The BK analogs Arg-Pro-Pro (“RPP”), RPP MAP4, and RPP heterodimer all showed inhibition of γ-thrombin-induced platelet aggregation in an aggregation assay like the one described in Example 1A.
As shown in
The peptides RPP-Amide, (D-Arg)-Pro-Pro, and Arg-(D-Pro)-Pro had reduced ability to inhibit γ-thrombin-induced platelet aggregation when compared to RPP itself. The dipeptide Arg-Pro had no inhibitory activity on γ-thrombin-induced platelet aggregation.
As shown in
As shown in
The specific binding of biotinylated NAT12 to BK analogs and other peptides was assayed as described in Example 2A. The results are shown in FIG. 4. Biotinylated NAT12 specifically bound to RPPGF (SEQ ID NO:7), RPPGC (SEQ ID NO:9), and RPP MAP4, but not peptides LNA7 (SEQ ID NO:8) or FSPFR (SEQ ID NO: 10).Example 7 BK Analogs Inhibit α-thrombin-induced Calcium Mobilization in Fibroblasts and HUVEC Cells
The ability of BK analogs to inhibit α-thrombin-induced calcium mobilization in fibroblasts and human umbilical vein endothelial cells (HUVEC) was assayed as described in Example 1C. As shown in
A. Screening for Ability to Bind the NAT12 Peptide
Peptides from a combinatorial library are linked to a microtiter plate and blocked with 1% BSA. Biotinylated-NAT12 is incubated with the microtiter plate. After washing, the presence of biotin-NAT12 attached to the matrix support expressing peptides is detected by incubation with ImmunoPure streptavidin horseradish peroxidase conjugate (Pierce Chemical Co., Rockville Ill.) followed by peroxidase-specific fast reacting substrate, turbo-3,3′,5,5′-tetramethylbenzidine (turbo-TMB, Pierce Chemical Co., Rockville Ill.). After incubation for 5 min at room temperature, the color reaction of the turbo-TMB is stopped by the addition of 1 M phosphoric acid. The bound peptide is quantified by measuring the absorbance of the reaction mixture at 450 nm using a Microplate auto reader EL311 (BioTek Instrument, Winooski Vt.). Compounds which bind the NAT12 peptide are also assayed for the ability to inhibit platelet aggregation and the ability to inhibit calcium mobilization, using the assays described in Example 1.
B. Screening for Ability to Bind Thrombin Receptor
Recombinant thrombin receptor is biotinylated, then incubated with peptides from a combinational library on a solid phase matrix support. Binding of the labeled receptor is detected as described above.
All references discussed herein are incorporated by reference. One skilled in the art will readily appreciate that the present invention is well adapted to carry out the objects and obtain the ends and advantages mentioned, as well as those inherent therein. The present invention may be embodied in other specific forms without departing from the spirit or essential attributes thereof and, accordingly, reference should be made to the appended claims, rather than to the foregoing specification, as indicating the scope of the invention.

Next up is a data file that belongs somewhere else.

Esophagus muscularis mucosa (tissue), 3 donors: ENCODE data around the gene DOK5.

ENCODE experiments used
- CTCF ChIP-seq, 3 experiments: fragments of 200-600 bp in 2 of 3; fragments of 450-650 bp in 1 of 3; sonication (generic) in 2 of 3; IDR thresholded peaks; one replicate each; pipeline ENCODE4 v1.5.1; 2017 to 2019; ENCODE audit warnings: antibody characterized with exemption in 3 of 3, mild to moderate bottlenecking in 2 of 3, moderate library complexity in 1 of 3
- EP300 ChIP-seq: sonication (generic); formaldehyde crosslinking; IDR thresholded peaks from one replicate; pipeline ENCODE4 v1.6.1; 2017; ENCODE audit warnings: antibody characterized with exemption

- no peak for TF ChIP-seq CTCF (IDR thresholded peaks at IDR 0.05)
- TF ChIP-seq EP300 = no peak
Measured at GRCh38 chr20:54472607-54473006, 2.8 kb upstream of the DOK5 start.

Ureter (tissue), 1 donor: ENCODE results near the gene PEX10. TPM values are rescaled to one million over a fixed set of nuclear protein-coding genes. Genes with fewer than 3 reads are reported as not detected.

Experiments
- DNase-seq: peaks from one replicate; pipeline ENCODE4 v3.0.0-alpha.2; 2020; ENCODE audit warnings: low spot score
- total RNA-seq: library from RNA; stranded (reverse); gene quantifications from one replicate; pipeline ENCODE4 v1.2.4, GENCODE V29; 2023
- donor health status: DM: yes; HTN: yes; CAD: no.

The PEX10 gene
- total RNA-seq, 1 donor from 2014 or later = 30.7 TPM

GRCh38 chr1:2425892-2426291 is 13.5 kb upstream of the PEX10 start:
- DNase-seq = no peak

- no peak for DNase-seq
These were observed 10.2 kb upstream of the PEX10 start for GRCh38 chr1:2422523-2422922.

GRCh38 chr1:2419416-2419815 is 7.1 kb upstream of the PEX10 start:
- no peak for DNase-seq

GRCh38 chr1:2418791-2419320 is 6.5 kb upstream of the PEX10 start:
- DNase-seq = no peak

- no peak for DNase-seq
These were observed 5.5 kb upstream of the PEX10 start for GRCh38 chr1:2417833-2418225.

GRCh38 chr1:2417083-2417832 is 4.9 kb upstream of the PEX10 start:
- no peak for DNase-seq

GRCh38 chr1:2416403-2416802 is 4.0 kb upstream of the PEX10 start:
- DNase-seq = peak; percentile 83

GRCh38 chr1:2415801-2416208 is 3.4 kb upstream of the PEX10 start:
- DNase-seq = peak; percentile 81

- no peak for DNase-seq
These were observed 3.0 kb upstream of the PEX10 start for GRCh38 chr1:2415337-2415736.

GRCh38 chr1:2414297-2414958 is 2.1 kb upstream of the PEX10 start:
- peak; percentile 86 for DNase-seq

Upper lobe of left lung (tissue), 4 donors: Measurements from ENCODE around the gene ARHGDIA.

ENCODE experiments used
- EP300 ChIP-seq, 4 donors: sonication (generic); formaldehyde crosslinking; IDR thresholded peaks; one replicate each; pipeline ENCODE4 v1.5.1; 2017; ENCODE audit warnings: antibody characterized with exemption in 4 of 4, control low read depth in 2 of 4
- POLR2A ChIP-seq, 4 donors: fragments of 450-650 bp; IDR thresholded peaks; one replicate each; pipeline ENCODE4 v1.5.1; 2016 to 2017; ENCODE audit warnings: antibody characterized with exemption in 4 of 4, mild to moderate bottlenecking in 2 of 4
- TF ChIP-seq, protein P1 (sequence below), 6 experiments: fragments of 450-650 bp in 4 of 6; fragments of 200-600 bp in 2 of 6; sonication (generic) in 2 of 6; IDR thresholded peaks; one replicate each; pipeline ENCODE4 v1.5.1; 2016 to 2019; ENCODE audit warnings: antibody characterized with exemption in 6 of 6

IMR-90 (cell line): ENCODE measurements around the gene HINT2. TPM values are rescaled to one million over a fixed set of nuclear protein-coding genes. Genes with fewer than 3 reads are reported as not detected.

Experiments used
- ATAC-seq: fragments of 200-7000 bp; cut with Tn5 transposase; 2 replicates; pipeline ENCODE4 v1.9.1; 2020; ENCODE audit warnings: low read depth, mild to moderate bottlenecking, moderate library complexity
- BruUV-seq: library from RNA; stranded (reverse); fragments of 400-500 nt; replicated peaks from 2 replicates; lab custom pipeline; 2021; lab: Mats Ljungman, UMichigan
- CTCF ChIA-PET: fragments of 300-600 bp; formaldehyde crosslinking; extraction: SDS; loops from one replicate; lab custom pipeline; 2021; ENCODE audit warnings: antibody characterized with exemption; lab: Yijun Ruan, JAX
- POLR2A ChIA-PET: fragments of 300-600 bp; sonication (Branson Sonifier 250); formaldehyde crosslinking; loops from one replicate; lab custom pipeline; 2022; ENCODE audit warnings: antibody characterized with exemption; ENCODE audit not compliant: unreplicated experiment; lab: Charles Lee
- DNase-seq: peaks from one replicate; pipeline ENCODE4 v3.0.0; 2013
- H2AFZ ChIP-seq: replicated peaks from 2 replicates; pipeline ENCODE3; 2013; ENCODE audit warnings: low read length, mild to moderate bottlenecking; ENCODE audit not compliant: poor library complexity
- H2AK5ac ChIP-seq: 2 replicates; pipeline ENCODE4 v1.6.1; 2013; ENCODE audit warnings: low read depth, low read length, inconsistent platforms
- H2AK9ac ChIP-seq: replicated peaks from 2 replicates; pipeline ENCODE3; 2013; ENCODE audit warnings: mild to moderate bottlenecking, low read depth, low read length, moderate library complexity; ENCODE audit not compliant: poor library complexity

1. A method of inhibiting thrombin-induced cell activation mediated by cleavage of a thrombin receptor on said cells comprising administering to an individual in need of such treatment an effective amount of a compound selected from the group consisting of:
- (a) Arg-Pro-Pro;
- (b) Arg-Pro-Pro-Ala-Phe (SEQ ID NO:6);
2. A method for preventing thrombin-induced platelet aggregation mediated by cleavage of a thrombin receptor on said platelets comprising administering to an individual in need of such treatment an effective amount of a compound selected from the group consisting of:
- (a) Arg-Pro-Pro;
- (b) Arg-Pro-Pro-Ala-Phe (SEQ ID NO:6);
3. A pharmaceutical composition comprising a pharmaceutically acceptable carrier and the compound Arg-Pro-Pro-Ala-Phe (SEQ ID NO:6).
4. A pharmaceutical composition comprising a pharmaceutically acceptable carrier and a compound having a formula selected from the group consisting of:
5. The method according to claim 1 wherein the compound is Arg-Pro-Pro.
6. The method according to claim 1 wherein the compound is Arg-Pro-Pro-Ala-Phe (SEQ ID NO:6).
7. The method according to claim 1 wherein the compound is
8. The method according to claim 1 wherein the compound is
9. The method according to claim 2 wherein the compound is Arg-Pro-Pro.
10. The method according to claim 2 wherein the compound is Arg-Pro-Pro-Ala-Phe (SEQ ID NO:6).
11. The method according to claim 2 wherein the compound is:
12. The method according to claim 2 wherein the compound is:
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Filed: Apr 21, 1998
Date of Patent: Jan 3, 2006
Assignee: The Regents of the University of Michigan (Ann Arbor, MI)
Inventors: Alvin H. Schmaier (Ann Arbor, MI), Ahmed A. K. Hasan (Dexter, MI)
Primary Examiner: Bruce R. Campell
Assistant Examiner: Anish Gupta
Attorney: Drinker Biddle & Reath LLP
Application Number: 09/402,732
International Classification: C07K 5/09 (20060101); C07K 7/00 (20060101);